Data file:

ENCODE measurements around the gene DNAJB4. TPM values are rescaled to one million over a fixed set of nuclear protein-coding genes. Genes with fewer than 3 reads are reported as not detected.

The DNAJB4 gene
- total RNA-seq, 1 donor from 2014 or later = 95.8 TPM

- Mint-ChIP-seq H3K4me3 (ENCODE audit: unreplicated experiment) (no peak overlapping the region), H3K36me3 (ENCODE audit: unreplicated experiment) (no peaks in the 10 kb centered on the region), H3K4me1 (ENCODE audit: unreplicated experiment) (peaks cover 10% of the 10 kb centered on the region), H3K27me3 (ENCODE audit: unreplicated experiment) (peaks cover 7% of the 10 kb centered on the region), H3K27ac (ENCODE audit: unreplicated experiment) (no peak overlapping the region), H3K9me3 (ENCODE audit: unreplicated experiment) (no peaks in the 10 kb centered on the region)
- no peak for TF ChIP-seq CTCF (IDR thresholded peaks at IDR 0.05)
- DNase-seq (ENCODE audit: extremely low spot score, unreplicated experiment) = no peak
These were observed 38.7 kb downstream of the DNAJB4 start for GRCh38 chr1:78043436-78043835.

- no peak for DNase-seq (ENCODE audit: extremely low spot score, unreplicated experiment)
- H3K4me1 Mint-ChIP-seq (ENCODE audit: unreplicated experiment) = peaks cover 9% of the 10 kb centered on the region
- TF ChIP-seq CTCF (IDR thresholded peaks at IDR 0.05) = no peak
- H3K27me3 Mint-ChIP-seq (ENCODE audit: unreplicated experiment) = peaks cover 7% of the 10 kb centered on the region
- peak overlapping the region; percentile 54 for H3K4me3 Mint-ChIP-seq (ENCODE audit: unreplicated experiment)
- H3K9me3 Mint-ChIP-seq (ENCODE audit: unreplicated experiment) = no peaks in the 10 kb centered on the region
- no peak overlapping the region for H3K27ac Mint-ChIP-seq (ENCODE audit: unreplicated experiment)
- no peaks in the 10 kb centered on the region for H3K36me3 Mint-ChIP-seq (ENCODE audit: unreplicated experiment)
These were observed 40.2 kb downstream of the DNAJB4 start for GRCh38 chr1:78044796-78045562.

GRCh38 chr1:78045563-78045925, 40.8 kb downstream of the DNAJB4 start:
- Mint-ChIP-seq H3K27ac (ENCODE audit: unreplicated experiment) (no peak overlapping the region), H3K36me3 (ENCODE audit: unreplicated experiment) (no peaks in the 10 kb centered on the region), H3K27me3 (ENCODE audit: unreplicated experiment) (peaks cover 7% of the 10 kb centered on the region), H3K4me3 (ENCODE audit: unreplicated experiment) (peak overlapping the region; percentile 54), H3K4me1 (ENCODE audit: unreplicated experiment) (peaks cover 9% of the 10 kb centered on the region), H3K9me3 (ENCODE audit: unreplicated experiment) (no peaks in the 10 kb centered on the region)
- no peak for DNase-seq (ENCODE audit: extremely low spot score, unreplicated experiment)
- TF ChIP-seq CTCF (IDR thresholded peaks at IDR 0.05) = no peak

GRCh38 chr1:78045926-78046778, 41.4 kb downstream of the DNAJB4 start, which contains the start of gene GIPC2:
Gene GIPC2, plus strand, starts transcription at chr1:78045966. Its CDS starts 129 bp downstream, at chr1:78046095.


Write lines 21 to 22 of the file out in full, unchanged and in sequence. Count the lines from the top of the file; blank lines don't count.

GRCh38 chr1:78045926-78046778, 41.4 kb downstream of the DNAJB4 start, which contains the start of gene GIPC2:
Gene GIPC2, plus strand, starts transcription at chr1:78045966. Its CDS starts 129 bp downstream, at chr1:78046095.